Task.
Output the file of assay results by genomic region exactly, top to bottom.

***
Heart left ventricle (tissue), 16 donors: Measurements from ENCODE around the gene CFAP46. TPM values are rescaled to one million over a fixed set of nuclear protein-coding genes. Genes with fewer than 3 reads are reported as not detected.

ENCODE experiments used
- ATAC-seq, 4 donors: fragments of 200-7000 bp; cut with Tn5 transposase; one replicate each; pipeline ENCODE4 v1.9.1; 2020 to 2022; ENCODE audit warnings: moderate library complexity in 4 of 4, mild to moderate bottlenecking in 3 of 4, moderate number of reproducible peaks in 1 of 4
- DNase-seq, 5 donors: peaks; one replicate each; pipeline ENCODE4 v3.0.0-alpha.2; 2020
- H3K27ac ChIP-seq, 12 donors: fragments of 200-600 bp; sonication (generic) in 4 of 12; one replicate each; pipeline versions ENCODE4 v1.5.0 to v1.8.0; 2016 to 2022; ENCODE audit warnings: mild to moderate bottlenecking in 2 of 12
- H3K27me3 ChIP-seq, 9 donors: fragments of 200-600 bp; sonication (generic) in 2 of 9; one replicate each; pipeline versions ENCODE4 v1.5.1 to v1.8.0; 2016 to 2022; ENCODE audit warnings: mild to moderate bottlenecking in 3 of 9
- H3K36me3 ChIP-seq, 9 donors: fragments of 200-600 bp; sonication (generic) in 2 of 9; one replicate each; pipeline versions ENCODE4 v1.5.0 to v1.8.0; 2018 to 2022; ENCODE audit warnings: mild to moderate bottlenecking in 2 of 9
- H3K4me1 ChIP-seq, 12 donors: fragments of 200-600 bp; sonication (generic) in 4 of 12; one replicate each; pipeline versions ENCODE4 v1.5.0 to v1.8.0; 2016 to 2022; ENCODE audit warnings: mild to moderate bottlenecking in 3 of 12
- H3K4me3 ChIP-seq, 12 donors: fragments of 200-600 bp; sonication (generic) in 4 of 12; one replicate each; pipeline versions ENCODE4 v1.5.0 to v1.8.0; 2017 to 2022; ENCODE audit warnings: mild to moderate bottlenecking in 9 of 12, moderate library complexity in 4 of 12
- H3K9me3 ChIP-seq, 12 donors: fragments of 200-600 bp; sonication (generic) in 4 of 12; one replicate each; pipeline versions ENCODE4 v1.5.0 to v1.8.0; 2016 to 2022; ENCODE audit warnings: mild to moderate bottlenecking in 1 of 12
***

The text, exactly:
Heart left ventricle (tissue), 16 donors: Measurements from ENCODE around the gene CFAP46. TPM values are rescaled to one million over a fixed set of nuclear protein-coding genes. Genes with fewer than 3 reads are reported as not detected.

ENCODE experiments used
- ATAC-seq, 4 donors: fragments of 200-7000 bp; cut with Tn5 transposase; one replicate each; pipeline ENCODE4 v1.9.1; 2020 to 2022; ENCODE audit warnings: moderate library complexity in 4 of 4, mild to moderate bottlenecking in 3 of 4, moderate number of reproducible peaks in 1 of 4
- DNase-seq, 5 donors: peaks; one replicate each; pipeline ENCODE4 v3.0.0-alpha.2; 2020
- H3K27ac ChIP-seq, 12 donors: fragments of 200-600 bp; sonication (generic) in 4 of 12; one replicate each; pipeline versions ENCODE4 v1.5.0 to v1.8.0; 2016 to 2022; ENCODE audit warnings: mild to moderate bottlenecking in 2 of 12
- H3K27me3 ChIP-seq, 9 donors: fragments of 200-600 bp; sonication (generic) in 2 of 9; one replicate each; pipeline versions ENCODE4 v1.5.1 to v1.8.0; 2016 to 2022; ENCODE audit warnings: mild to moderate bottlenecking in 3 of 9
- H3K36me3 ChIP-seq, 9 donors: fragments of 200-600 bp; sonication (generic) in 2 of 9; one replicate each; pipeline versions ENCODE4 v1.5.0 to v1.8.0; 2018 to 2022; ENCODE audit warnings: mild to moderate bottlenecking in 2 of 9
- H3K4me1 ChIP-seq, 12 donors: fragments of 200-600 bp; sonication (generic) in 4 of 12; one replicate each; pipeline versions ENCODE4 v1.5.0 to v1.8.0; 2016 to 2022; ENCODE audit warnings: mild to moderate bottlenecking in 3 of 12
- H3K4me3 ChIP-seq, 12 donors: fragments of 200-600 bp; sonication (generic) in 4 of 12; one replicate each; pipeline versions ENCODE4 v1.5.0 to v1.8.0; 2017 to 2022; ENCODE audit warnings: mild to moderate bottlenecking in 9 of 12, moderate library complexity in 4 of 12
- H3K9me3 ChIP-seq, 12 donors: fragments of 200-600 bp; sonication (generic) in 4 of 12; one replicate each; pipeline versions ENCODE4 v1.5.0 to v1.8.0; 2016 to 2022; ENCODE audit warnings: mild to moderate bottlenecking in 1 of 12